Host Says Guests Are Lucky To Be Invited & When A Bad Influence Walks Through The Door

Tuesday, September 06, 2011

DEAR CAT: I’m having a dinner party and I just learned via an email that my coworker’s girlfriend is a vegetarian. This throws off my entire menu and I feel if you are hosting something, you should not have to accommodate special requests because people should feel lucky to be invited and they should appreciate your efforts. There will be bread and side dishes, isn’t that enough? I would not go to a vegetarian’s house and demand they cook meat for me! What is your call on this? — LAMB STEWED

DEAR LAMB: You think guests should feel lucky to be at your table? I hope your cooking skills are as impressive as your ego. Flip it around and imagine a dinner where you can’t eat what is served and perfectly good food sits untouched on the plate. What a waste! Of course bread and side dishes are technically enough food but a bowl of pasta takes no effort for a gourmet such as yourself. If a guest had a severe allergy to an ingredient, would you consider that an imposition? Remember, these are invited guests…Cat’s Call: Not party crashers and beggars.

DEAR CAT: Our backyard faces another house and there is a child there who we can’t stand and we really don’t want our child playing with her. She is a bad influence – she hits, bites, yells, has temper tantrums, gives you dirty looks, or she growls if you say anything negative to her. We don’t let our child over there to play because we don’t trust the mom. This child will walk right into our house and demand that our child play with her. When we say no and explain why, she stands with her arms crossed, stamps her foot and gives us a dirty look. Or she will ask “why?” over and over. We’ve explained to this child not to walk into our house but it does no good. Our daughter is starting to pick up her bad habits and we have a heck of a time ‘getting her back.’ We look forward to school starting because our child will not be around her very much. We can’t move because of money. We can’t talk to the mom because she will make your life hell. I don’t know what to do. We have one car and I use it to go to work. There is no transportation for my family to go anywhere so they are basically stuck at home. My boyfriend does take her to the library, park, or bike rides, but there’s only so long you can stay out. We explained to our child that we don’t want her going over there but there are no other children her age in the area. Is there any advice you can give us? – FRUSTRATED MOM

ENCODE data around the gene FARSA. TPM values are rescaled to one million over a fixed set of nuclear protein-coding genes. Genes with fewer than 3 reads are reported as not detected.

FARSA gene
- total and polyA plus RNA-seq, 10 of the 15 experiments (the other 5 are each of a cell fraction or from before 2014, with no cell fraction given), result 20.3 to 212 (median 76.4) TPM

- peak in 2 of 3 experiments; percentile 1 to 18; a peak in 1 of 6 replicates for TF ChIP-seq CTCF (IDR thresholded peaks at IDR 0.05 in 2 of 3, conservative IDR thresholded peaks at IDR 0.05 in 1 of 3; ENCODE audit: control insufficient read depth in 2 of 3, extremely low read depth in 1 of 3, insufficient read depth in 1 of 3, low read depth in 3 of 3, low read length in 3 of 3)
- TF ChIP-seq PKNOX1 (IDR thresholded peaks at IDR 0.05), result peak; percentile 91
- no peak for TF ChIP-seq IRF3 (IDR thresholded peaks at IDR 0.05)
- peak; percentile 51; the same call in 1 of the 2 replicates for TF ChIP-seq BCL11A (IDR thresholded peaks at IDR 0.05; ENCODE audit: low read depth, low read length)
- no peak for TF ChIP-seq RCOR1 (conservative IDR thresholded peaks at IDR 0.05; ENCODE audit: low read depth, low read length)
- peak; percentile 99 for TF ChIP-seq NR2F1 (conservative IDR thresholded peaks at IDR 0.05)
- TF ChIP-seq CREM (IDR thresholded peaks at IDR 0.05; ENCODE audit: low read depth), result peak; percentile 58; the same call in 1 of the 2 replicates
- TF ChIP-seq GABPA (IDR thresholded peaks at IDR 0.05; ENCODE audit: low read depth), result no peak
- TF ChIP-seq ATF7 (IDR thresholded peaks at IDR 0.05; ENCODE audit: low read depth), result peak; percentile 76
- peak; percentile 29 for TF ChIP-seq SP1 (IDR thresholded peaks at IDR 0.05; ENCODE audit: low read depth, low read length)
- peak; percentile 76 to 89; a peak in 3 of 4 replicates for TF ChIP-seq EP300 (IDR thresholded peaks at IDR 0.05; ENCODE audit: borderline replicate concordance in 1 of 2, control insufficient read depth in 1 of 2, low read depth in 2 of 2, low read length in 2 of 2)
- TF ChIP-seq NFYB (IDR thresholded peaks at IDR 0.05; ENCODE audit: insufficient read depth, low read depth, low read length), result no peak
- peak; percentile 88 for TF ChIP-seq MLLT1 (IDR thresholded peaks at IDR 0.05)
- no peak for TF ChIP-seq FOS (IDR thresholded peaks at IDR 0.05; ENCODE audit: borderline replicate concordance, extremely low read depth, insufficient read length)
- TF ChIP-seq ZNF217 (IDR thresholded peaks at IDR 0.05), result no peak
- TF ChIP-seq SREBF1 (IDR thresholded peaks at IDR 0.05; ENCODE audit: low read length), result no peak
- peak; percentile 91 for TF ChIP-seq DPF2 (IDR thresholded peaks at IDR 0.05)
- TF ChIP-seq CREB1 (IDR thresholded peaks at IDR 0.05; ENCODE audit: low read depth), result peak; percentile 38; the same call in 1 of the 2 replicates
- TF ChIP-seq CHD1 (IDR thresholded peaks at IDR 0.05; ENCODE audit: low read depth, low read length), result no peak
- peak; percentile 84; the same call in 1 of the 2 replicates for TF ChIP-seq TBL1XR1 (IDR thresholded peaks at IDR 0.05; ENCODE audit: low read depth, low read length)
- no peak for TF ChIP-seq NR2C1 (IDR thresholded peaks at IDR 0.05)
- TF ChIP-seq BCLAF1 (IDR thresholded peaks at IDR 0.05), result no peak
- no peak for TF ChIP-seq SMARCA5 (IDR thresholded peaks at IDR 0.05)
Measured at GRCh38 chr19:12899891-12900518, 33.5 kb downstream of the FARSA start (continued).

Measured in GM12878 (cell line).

DEAR FRUSTRATED: Every time parents say they “explained” something like this to their young child, I picture my mother rolling her eyes and I’m reminded of the most famous mother explanation in the world: “because I said so.” It is your job to protect your daughter, end of story. If she has to spend lots of time at home, so be it. Give her assignments and projects such as reading and writing and art and puzzles and simple math and coloring (depending upon her age) and little chores she can accomplish every day. Your boyfriend should be your partner in this! When you get home from work, give her gold stars for jobs well done. Or give her pennies to collect and save. If your daughter has to spend a summer learning and mostly at-home, is that really the worst thing in the world? And in terms of that child walking into your house….Cat’s Call: Have you ever tried locking the door?

What’s YOUR call? Share it below! Submit questions to: or click here!.

  1. Dear Lamb Stewed, I am so glad you will never invite me to your dinner parties. I have been a vegetarian for pretty much my entire life. I have food allergies. I do not make a big deal about it and always offer to bring something to share that I can eat, matching my dish to fit the theme of the host. It is, however, a nice gesture when the host takes into consideration how severe my fish allergy is, for example. I ask my guests EVERYTIME if there is anything I need to know before preparing the menu when I host a party. I want my guests to be happy at my party.

    This is a gathering of friends, why would I want any one of them to feel uncomfortable or fall ill? You really have it all wrong.

    — mirlee, Pittsburgh    09/06/2011    Reply

  2. It is not that hard to protect your child from ONE other kid. I agree with Cat, you are a mother so put your foot down! I also agree with don’t bother to explain this to your daughter. Say no and that is it. I am very confused when you say “our child” and you call him your boyfriend. I am no big traditionalist but get married for goodness sakes and give your daughter a solid family foundation. That will make her less vulnerable to bad elements down the road.

    — Kendell south side    09/06/2011    Reply